Dr. Atul Gawande has written a number of fascinating books and articles on low-tech, money-saving solutions to our health care woes, including importance of simple check lists in the emergency room and the costly problem of unnecessary tests and procedures that don’t actually improve heath outcomes. His latest article, published in the January 24 issue of The New Yorker, examines the benefits of providing personalized care — some might call it lifestyle coaching — for the neediest patients. Producer Shoshana Guy caught up with Gawande to learn more.
SHOSHANA GUY: Your recent article “The Hot Spotters” profiles Dr. Jeffrey Brenner, a family physician in Camden, N.J., who’s doing some innovative work to bring down health care costs. Explain to me — what is he doing?
ATUL GAWANDE: He took an approach that people had done in police work, which is look at the hot spots — the places in police work with the highest crime — and put your resources there. Only what he did was he made maps of Camden asking, “Where are the highest costs for health care?” And he found two city blocks that had about 1,000 people who lived in them who had $200 million in health costs over five years. He found that just one percent of the people in Camden accounted for 30 percent of the total costs. And that’s the story in every community around the United States.
The next thing he did was he then said one by one, I’m gonna try to help take care of those people, because he believed that the highest cost people were often getting the worst care. And that is exactly what he found.
He was taking care of people who had heart disease or lung disease or diabetes or obesity and smoking and alcohol problems. And would take them under his wing to say, “We’re gonna do everything we can do to make it so you don’t have to use the emergency room and you end up in the hospital less.” He reduced their cost on average by over 50 percent.
GUY: How could one person account for so much of the cost?
GAWANDE: His first patient was a man who had congestive heart failure, with his heart pumping only at a third of its capacity; 560 pounds, diabetes, a gall bladder infection, alcohol and drug abuse. When he caught up with him he was in an intensive care unit with a tracheostomy and a feeding tube. This was a man who spent seven out of 12 months in the hospital for the previous three years. He would be discharged to a homeless shelter or to a welfare motel and bounce back into the hospital within days.
Taking him under wing with a social worker who could make sure that he had housing and insurance; with a nurse practitioner who would see him every other day if necessary in order to make sure that he was on the right track with his medications; and then Jeff Brenner, working with this guy to get him into AA, working to, step by step, get into a program on weight loss, which allowed him to go, in two years, to becoming a guy who lost 220 pounds, quit smoking, no longer had his congestive heart failure, and barely spent anything more than a few days here and there with any kind of hospital visit.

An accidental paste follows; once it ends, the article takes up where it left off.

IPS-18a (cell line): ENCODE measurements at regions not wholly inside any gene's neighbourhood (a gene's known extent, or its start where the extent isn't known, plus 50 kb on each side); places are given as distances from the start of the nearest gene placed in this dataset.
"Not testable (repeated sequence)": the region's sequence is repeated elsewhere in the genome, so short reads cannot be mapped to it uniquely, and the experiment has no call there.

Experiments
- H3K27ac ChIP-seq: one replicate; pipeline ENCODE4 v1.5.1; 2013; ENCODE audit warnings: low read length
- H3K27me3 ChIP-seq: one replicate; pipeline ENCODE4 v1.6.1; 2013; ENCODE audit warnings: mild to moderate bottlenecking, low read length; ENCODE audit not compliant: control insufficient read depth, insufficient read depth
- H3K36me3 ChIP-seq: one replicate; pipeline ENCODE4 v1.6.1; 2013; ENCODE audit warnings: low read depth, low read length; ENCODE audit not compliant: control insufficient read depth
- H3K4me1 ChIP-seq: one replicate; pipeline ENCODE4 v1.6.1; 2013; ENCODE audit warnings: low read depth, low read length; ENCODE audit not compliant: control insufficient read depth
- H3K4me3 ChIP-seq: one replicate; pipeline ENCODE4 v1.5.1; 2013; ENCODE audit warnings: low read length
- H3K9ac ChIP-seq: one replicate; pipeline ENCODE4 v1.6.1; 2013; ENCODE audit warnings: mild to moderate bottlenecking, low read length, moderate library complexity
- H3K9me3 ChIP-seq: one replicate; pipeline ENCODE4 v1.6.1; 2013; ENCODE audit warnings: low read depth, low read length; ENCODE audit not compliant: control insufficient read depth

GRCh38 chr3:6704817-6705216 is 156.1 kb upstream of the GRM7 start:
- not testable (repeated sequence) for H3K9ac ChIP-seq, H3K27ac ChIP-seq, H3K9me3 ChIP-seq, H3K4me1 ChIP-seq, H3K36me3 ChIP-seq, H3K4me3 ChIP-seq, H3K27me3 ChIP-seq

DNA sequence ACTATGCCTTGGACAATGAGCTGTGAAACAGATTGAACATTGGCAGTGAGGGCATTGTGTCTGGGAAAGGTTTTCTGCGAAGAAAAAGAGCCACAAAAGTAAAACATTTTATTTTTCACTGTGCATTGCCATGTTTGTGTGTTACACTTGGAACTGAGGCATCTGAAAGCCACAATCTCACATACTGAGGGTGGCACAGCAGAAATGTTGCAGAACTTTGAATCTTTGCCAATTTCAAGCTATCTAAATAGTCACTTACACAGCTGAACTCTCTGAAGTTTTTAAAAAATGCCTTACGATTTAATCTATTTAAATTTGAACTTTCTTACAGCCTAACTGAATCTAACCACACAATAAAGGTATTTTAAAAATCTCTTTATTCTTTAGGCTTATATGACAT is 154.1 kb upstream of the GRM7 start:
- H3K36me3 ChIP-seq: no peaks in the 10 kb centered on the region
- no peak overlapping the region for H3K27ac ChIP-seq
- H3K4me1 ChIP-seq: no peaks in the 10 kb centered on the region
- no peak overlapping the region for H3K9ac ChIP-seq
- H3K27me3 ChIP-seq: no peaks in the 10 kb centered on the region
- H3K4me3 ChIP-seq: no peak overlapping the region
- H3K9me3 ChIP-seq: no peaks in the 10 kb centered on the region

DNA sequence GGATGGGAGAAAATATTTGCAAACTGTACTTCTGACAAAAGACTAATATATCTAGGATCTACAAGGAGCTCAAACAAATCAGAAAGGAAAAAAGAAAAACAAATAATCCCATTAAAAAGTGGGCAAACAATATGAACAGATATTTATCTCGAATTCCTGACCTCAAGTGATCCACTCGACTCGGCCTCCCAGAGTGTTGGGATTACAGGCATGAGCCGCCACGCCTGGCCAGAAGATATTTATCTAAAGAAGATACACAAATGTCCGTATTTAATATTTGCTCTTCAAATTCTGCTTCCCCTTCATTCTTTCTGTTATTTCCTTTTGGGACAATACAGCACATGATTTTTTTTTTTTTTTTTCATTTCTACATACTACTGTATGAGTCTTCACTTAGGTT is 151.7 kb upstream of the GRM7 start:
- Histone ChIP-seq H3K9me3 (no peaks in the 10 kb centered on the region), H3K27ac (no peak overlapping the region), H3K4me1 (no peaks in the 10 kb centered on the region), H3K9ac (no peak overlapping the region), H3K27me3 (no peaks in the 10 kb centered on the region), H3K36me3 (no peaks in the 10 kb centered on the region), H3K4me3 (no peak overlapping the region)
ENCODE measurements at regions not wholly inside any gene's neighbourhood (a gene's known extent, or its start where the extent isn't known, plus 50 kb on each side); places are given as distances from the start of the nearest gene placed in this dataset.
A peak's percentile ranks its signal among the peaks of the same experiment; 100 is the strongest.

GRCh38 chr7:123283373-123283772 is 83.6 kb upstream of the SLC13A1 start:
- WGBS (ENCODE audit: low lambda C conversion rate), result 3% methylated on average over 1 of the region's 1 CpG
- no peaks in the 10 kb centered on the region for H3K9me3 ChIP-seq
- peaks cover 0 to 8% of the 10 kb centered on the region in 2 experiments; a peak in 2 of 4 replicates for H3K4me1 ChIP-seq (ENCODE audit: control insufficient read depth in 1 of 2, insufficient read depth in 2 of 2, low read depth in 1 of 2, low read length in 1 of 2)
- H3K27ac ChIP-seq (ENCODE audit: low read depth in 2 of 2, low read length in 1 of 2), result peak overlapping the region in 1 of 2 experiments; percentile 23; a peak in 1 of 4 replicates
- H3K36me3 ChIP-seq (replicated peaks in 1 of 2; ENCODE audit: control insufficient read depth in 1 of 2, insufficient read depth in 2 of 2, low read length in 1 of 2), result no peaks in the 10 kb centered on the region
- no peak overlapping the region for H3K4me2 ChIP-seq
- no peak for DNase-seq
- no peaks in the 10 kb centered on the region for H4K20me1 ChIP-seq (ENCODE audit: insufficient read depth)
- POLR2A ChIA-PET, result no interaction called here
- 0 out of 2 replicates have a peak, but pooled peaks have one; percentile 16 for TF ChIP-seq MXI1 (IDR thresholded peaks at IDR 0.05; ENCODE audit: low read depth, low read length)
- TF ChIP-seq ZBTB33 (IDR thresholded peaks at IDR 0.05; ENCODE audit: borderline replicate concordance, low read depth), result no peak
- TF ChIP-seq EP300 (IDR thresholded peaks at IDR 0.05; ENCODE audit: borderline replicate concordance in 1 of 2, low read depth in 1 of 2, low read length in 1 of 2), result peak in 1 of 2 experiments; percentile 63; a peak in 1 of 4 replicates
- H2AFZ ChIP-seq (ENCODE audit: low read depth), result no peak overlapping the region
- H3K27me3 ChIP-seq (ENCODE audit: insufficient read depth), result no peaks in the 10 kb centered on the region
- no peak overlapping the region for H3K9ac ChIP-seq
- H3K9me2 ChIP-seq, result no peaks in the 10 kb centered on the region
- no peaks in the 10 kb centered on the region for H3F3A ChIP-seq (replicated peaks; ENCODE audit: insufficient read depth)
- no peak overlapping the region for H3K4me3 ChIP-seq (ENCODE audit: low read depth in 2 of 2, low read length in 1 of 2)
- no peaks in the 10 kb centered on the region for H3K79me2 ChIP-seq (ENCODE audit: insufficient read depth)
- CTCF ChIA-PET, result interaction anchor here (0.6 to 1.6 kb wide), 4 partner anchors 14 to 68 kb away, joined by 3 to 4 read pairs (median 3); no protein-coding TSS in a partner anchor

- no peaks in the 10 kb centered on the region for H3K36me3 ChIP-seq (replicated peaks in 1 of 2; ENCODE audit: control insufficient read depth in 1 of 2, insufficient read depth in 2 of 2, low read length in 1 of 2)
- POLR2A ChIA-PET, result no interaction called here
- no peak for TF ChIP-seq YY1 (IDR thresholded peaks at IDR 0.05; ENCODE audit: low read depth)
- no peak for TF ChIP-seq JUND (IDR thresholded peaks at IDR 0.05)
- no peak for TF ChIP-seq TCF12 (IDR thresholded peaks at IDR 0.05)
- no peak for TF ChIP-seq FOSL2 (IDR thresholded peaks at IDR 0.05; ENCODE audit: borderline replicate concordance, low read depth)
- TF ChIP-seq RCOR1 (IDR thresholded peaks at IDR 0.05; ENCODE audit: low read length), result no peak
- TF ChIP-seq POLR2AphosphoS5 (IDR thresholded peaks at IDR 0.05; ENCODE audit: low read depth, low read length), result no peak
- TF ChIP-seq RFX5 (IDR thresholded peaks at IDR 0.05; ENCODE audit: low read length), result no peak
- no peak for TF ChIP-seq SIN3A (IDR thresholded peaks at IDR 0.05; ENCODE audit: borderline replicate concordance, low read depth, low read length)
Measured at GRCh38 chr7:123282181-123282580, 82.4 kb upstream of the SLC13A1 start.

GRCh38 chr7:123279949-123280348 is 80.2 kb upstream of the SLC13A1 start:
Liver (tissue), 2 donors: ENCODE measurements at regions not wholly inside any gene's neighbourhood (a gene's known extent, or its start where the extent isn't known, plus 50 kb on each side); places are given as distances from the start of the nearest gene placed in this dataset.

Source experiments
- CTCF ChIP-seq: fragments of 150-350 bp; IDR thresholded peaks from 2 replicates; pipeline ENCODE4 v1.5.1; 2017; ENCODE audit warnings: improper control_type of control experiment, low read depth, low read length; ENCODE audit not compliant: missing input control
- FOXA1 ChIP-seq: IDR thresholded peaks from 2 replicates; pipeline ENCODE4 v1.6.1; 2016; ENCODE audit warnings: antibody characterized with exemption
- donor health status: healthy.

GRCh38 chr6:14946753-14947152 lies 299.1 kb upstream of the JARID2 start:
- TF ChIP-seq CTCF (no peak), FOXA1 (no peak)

GUY: All right, but we’re living in a climate right now where there’s all this talk about government not intervening. Your critics have called you tone deaf to those who might bristle at the idea of medicalizing society. So given the current political climate do you think it’s realistic to effectively have agents of government serving as, you know, almost lifestyle coaches?
GAWANDE: If medicine ends up being run out of Washington that is exactly what could happen. And that would be a disaster. We no more want Washington trying to help a patient through obesity than we want them doing their surgery for their cancer. The way that American health care works right now — and will continue to work in the future — is that private physicians are paid by insurers, whether it’s public or private insurers.
We as physicians should be rewarded for being better at keeping people out of the hospital. If we are switching from a system that just rewards us for the quantity of care to rewarding us for keeping people as healthy as possible and improving the quality of our care, then we’re on the right track. If we don’t even begin to try to do that then we’re consigning ourselves to an economy that ends up having health care suck the life out if it. It’s just what we have to do.
GUY: Do you think Brenner’s model is replicable? I mean, it relies on hundreds of people who are as dedicated as he is.
GAWANDE: That’s the test now. You almost could call these the charter schools for health care. So what he’s built, and I give other examples in Atlantic City, in Boston. And there are ones all over, including Lacrosse, Wisconsin and other places where they’ve tackled the patients who are in the top one percent of health care costs. What they are now starting to do is say, “Can we spread it more widely?” An approach that’s being tried in Atlantic City now they’re gonna try it in all of Las Vegas.
So this is the opportunity to find out if it can scale. No question it’s incredibly hard. We’re learning a lot. But we’ve got examples where we’ve scaled before. We took these ideas in police work where they started in New York City and now have spread to every police precinct almost in the country.
There’s no guarantee it’ll work. If this reduces costs, there will be a huge backlash from the people whose incomes get affected. Hospitals that don’t have so many patients anymore might be upset about these kinds of systems, for example. We have to be ready to defend and support these kinds of initiatives that actually are successful in making care better and less costly.
This week on Need to Know, Dr. Atul Gawande talks about the debate over end-of-life care. Tune in, or check back here on Friday afternoon.